Staff Publications

Staff Publications

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    'Staff publications' is the digital repository of Wageningen University & Research

    'Staff publications' contains references to publications authored by Wageningen University staff from 1976 onward.

    Publications authored by the staff of the Research Institutes are available from 1995 onwards.

    Full text documents are added when available. The database is updated daily and currently holds about 240,000 items, of which 72,000 in open access.

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Record number 484179
Title The policy and practice of sustainable biofuels: Between global frameworks and local heterogeneity. The case of food security in Mozambique
Author(s) Schut, M.; Florin, M.J.
Source Biomass and Bioenergy 72 (2015). - ISSN 0961-9534 - p. 123 - 135.
DOI https://doi.org/10.1016/j.biombioe.2014.11.009
Department(s) Knowledge Technology and Innovation
Plant Production Systems
WASS
Publication type Refereed Article in a scientific journal
Publication year 2015
Keyword(s) bio-energy - governance - ethanol - certification - countries - markets - trade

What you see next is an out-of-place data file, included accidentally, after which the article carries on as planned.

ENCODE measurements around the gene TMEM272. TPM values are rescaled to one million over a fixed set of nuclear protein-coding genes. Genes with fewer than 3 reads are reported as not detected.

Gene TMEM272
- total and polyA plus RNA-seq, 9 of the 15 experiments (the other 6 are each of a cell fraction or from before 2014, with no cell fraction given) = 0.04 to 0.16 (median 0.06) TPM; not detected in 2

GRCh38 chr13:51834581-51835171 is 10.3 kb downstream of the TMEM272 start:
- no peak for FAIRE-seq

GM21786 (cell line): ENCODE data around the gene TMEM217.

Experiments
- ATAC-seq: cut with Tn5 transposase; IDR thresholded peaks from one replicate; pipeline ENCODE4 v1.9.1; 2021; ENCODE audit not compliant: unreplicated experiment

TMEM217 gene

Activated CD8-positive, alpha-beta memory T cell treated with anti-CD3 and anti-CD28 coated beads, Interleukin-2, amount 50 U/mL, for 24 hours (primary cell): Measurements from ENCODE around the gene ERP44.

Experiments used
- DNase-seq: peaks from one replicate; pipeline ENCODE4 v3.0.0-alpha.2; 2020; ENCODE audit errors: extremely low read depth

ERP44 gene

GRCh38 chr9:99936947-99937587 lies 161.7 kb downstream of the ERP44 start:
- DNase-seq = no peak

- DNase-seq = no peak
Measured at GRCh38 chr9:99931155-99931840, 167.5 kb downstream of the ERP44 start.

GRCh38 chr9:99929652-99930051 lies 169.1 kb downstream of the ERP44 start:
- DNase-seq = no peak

Abstract This study explores the relationship between different biofuel production systems, the context in which they operate, and the extent to which various types of frameworks and schemes are able to monitor and promote their sustainability. The paper refers to the European Union Renewable Energy Directive and two international certification schemes (Roundtable on Sustainable Biofuels and NTA 8080/81) that can provide a ‘licence to sell’ biofuels on the EU market, and to the Mozambican policy framework for sustainable biofuels that provides a ‘licence to produce’ biomass for biofuels in Mozambique. Food security is used as a case study, and the food security impacts of two agro-industrial and two smallholder biofuel projects in Mozambique are described and analysed. The sustainability frameworks and schemes used in this study are able to address some, but not all, of the heterogeneity between and within different biofuel production systems. The emphasis is on monitoring agro-industrial projects while smallholder projects tend to slip through the net even when their negative impacts are evident. We conclude that globally applicable sustainability principles are useful, however, they should be operationalised at local or production system levels. This approach will support balancing between global frameworks and local heterogeneity.
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